Breast Cancer Screening: New Study Suggests Benefit of Early Mammograms

A woman waits nervously while a doctor looks at a mammogram.
Mammograms can detect breast cancer, but do they benefit women in their 40s? (Image credit: Breast cancer test photo via Shutterstock)

Whether women in their 40s benefit from getting mammograms to detect breast cancer is controversial, but a new study argues in favor of more frequent screening in this age group.

The researchers analyzed information from 7,301 women who were diagnosed with breast cancer at several hospitals in Boston between 1990 and 1999, and were followed until 2007.

Of the 609 women who died from breast cancer, 71 percent were women who had not undergone regular breast cancer screening, or were never screened, while 29 percent of those who died did undergo regular screening. [6 Foods That May Affect Breast Cancer Risk]

About half of those who died of breast cancer deaths were younger than 50, while only 13 percent of those who died were 70 or older (most deaths among older women were not related to their breast cancer).

The findings "suggest less, or less frequent screening at ages older than 69 years, but more, or more frequent screening for women younger than 50 years," the researchers wrote in their study published today (Sept. 9) in the journal Cancer. Breast cancer tends to be more aggressive in younger women, but less aggressive in older women, said Dr. Blake Cady, a professor emeritus of surgery at Harvard Medical School in Boston.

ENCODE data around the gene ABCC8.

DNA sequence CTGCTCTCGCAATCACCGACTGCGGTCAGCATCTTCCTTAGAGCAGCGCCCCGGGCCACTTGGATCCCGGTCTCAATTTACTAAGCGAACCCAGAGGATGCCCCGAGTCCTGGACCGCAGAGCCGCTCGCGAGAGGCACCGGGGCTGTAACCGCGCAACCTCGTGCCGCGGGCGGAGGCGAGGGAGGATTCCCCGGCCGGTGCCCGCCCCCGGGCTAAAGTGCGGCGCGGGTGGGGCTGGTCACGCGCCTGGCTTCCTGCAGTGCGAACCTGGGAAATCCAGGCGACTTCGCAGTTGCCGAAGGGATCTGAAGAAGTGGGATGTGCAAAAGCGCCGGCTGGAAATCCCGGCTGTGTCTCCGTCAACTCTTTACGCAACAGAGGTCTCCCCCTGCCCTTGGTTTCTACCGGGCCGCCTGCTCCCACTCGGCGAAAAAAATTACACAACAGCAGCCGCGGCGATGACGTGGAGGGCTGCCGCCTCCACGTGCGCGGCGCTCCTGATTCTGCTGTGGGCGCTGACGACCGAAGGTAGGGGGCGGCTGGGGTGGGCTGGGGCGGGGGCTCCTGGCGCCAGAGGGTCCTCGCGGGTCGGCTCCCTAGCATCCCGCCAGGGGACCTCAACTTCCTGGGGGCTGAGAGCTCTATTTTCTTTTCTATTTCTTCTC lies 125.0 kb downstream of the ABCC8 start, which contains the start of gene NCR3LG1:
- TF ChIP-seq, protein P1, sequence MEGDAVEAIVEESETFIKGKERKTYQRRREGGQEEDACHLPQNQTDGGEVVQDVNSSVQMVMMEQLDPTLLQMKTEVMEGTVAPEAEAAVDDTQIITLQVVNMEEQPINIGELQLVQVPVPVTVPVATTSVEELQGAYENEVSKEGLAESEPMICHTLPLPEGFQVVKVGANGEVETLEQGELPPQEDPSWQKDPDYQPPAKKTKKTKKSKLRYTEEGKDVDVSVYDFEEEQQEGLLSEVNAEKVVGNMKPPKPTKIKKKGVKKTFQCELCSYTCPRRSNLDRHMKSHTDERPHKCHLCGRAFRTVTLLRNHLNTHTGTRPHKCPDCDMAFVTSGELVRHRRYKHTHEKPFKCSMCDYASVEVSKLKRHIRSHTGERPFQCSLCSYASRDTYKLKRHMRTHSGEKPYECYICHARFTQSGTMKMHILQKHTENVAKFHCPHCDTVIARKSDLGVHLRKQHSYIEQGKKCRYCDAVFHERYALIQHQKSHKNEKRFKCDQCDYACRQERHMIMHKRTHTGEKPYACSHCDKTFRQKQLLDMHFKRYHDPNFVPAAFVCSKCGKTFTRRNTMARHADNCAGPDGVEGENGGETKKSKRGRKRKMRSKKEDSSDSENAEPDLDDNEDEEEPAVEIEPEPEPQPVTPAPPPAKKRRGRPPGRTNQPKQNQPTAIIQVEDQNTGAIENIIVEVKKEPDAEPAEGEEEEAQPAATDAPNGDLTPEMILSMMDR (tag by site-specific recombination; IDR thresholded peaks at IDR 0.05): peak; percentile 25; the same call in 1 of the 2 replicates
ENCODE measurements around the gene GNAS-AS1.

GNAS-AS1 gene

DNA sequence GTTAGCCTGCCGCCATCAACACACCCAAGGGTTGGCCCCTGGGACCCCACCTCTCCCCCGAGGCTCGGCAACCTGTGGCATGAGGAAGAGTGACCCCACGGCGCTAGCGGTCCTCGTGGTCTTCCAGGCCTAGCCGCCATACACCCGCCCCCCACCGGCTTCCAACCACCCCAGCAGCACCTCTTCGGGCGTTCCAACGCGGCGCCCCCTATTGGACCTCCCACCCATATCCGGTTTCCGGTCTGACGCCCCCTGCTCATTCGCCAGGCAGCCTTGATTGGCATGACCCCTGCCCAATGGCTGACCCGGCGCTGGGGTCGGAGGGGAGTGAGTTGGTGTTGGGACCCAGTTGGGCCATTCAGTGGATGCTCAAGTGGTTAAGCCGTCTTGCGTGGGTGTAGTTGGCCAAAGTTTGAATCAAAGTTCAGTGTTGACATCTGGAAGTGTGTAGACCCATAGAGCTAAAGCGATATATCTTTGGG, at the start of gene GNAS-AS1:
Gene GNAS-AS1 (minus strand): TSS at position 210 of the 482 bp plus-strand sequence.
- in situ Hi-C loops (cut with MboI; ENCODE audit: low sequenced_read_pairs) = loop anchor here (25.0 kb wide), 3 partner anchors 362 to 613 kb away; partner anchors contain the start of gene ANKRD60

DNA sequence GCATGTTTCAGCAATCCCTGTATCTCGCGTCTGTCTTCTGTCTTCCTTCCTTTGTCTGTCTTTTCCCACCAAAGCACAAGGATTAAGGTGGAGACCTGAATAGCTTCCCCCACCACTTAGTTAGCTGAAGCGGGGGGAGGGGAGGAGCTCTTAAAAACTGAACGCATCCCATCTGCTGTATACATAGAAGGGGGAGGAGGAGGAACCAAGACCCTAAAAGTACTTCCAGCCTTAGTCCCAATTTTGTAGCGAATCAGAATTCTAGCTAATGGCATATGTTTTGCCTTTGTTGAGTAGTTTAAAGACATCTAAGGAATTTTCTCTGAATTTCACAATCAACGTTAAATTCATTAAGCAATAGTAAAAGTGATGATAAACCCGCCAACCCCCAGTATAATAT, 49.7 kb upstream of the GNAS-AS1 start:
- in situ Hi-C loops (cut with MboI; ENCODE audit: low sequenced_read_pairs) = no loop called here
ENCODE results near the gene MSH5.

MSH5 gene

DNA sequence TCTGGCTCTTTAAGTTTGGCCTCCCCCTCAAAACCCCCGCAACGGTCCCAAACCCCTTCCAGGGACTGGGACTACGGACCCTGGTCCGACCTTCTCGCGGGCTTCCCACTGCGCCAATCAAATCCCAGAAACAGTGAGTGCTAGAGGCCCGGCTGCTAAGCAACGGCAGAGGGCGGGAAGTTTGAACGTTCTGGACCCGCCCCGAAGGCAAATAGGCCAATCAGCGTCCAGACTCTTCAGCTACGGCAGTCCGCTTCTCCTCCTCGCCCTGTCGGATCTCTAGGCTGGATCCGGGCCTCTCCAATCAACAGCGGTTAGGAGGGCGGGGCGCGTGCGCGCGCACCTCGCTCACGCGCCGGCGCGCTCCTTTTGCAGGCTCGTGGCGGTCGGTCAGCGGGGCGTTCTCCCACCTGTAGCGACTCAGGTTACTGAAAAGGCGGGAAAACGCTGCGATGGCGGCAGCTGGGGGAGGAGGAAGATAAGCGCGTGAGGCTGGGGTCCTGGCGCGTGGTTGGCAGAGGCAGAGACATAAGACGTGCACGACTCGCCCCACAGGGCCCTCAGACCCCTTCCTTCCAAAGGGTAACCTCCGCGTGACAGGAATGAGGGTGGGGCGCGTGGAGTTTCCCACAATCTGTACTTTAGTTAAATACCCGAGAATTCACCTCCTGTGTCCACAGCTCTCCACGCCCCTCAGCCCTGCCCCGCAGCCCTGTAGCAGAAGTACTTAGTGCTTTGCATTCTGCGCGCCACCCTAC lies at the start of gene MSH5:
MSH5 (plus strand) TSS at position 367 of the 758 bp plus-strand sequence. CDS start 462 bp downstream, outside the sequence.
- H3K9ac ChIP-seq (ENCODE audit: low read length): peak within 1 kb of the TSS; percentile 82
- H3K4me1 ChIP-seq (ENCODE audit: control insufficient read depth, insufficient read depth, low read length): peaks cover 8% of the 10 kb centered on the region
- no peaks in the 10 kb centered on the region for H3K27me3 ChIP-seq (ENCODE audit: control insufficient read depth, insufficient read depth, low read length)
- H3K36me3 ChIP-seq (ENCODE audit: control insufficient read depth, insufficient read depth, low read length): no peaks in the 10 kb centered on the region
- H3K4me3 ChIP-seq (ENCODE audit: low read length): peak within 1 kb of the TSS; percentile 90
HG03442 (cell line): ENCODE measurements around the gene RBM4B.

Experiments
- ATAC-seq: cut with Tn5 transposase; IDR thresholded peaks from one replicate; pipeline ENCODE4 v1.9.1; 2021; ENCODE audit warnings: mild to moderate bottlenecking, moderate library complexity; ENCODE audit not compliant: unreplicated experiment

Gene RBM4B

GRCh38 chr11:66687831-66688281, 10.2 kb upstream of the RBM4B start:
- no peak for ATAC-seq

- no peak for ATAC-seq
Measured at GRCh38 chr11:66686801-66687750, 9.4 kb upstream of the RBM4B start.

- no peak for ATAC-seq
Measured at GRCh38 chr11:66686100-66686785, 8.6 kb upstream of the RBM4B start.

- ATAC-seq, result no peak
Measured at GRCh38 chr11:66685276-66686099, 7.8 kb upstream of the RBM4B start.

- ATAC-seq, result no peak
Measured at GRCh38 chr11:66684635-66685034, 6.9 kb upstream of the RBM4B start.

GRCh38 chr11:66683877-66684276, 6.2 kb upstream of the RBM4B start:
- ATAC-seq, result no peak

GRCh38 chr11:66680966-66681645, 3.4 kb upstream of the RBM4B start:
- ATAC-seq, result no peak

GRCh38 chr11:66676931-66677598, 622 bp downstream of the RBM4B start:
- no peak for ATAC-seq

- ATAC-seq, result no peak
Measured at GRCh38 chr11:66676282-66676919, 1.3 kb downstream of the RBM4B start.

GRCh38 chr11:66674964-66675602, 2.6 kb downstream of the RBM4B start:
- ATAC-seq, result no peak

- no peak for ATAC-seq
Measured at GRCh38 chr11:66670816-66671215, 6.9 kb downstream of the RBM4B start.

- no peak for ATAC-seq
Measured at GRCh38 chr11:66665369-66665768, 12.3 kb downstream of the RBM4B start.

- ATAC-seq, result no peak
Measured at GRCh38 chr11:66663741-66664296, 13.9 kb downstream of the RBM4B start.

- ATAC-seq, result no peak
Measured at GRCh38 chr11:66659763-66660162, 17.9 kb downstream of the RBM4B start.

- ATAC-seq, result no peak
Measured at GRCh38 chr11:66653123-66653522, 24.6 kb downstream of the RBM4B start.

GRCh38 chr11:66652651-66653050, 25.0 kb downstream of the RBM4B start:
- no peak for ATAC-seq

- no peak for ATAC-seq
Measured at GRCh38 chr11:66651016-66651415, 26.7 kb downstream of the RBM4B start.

The study is the latest to weigh in on the debate over what age breast cancer screening should begin. In 2009, the U.S. Preventive Services Task Force changed its breast cancer screening guidelines, and recommended that women ages 50 to 74 receive a mammogram every two years. However, the American Cancer Society still recommends yearly mammograms beginning at age 40.

Some experts criticized the new study, pointing out that the researchers did not look at screening rates among women who survived.

The results show "only half the story," said Dr. H. Gilbert Welch, a professor of medicine at Dartmouth Institute for Health Policy & Clinical Practice. "If, among women who live, 30 percent were screened and 70 percent were not, everyone would agree that screening had no effect," Welch said.

The study also did not take into account which cancer treatments patients received, which could have affected the risk of death from breast cancer. It was assumed that the best, standard of care treatments were used.

There have been concerns that screening women for breast cancer increases their risk of "overdiagnosis," that is, diagnosis of cancers that would not cause noticeable disease during women's lifetimes. A 2012 study found that up to 25 percent of women diagnosed with breast cancer through a mammogram were actually overdiagnosed.

Another study, conducted by Welch and colleagues, found that, while mammograms have increased detection of early-stage breast cancers, they have done little to reduce the risk of death from advanced stage breast cancer.

The Centers for Disease Control and Prevention recommends mammograms every two years for women ages 50 to 74. Women ages 40 to 49 should speak to their doctor about when and how often to undergo mammogram screening, the CDC says.

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Rachael Rettner

Rachael is a Live Science contributor, and was a former channel editor and senior writer for Live Science between 2010 and 2022. She has a master's degree in journalism from New York University's Science, Health and Environmental Reporting Program. She also holds a B.S. in molecular biology and an M.S. in biology from the University of California, San Diego. Her work has appeared in Scienceline, The Washington Post and Scientific American.